5 Elements that make Windows 11 accessible for all

Accessible technology can unlock opportunities in every part of society and promote equity. A more accessible Windows experience has the power to help tackle the “disability divide” — to contribute to more education and employment opportunities for people with disabilities across the world.

Windows 11 was redesigned for productivity, creativity, and ease of use. While it will feel familiar,  with a Desktop, Start menu, Search, Taskbar, Settings, here are some key elements of Windows 11 that makes it the most accessible Windows till date. 


1.       Accessibility was considered from the design stage, with inclusive design reviews of new and redesigned features. Designing for accessibility with and for people with disabilities, Microsoft employed Trusted Tester conformance tests, usability tests and other processes to help ensure Windows 11 is accessible   

2.       Windows 11 offers familiar assistive technologies like Narrator, Magnifier, Closed Captions and Windows Speech Recognition to support users across the disability spectrum. Windows 11 includes delightful Windows start-up and other sounds, including different sounds for more accessible light and dark themes. People with light sensitivity and people working for extended periods of time can enjoy beautiful color themes, including new dark themes and reimagined high contrast themes. The new contrast themes include aesthetically pleasing, customizable color combinations that make apps and content easier to see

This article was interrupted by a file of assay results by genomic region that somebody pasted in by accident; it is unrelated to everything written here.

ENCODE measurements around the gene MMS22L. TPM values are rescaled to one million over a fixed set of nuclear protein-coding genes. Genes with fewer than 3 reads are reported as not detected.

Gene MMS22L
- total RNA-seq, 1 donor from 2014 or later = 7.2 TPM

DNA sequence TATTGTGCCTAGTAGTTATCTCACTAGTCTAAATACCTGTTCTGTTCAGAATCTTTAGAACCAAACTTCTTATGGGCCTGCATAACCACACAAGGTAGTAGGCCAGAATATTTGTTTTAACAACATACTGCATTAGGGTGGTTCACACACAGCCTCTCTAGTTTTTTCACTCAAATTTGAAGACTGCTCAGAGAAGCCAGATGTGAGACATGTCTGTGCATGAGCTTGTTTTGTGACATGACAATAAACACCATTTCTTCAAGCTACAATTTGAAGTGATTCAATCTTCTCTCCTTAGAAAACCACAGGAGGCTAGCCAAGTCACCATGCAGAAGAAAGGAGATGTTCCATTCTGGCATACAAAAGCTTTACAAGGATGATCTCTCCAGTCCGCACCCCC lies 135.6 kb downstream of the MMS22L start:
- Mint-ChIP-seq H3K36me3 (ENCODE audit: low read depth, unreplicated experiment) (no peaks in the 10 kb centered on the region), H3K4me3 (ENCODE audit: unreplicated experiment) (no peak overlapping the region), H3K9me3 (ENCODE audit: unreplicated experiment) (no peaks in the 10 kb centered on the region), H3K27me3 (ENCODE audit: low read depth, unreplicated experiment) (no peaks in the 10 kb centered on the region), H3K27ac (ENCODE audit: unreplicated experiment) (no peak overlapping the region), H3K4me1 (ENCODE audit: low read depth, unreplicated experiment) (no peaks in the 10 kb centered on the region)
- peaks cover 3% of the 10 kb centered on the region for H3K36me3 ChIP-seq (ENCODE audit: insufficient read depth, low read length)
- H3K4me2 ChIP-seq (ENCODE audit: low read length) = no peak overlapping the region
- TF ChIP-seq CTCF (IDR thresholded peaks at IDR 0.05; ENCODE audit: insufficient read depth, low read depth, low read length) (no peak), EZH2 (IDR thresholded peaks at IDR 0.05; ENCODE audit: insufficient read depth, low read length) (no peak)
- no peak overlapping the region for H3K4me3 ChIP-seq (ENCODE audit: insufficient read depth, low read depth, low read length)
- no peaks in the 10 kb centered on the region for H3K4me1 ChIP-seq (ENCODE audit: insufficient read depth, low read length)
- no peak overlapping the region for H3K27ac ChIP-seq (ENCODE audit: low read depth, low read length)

3.       Deaf and hard of hearing, language learners can enjoy redesigned closed caption themes that are easier to read and customize. And, multiple sets of users can enjoy Windows Voice Typing, which uses state-of-the-art artificial intelligence to recognize speech, transcribe and automatically punctuate text 


4.       Introducing new features and making user’s preferred assistive technology compatible with Windows 11, Microsoft redesigned the Accessibility Settings to make them easier to use. Accessibility features are available in the out of box experience and on the Log on and Lock screens so that users can independently setup and use their devices, e.g., with Narrator  

5.       Windows 11 will also support Linux GUI apps like gedit through the Windows Subsystem for Linux (WSL) on devices that meet the app system requirements. They enabled these experiences to be accessible.  

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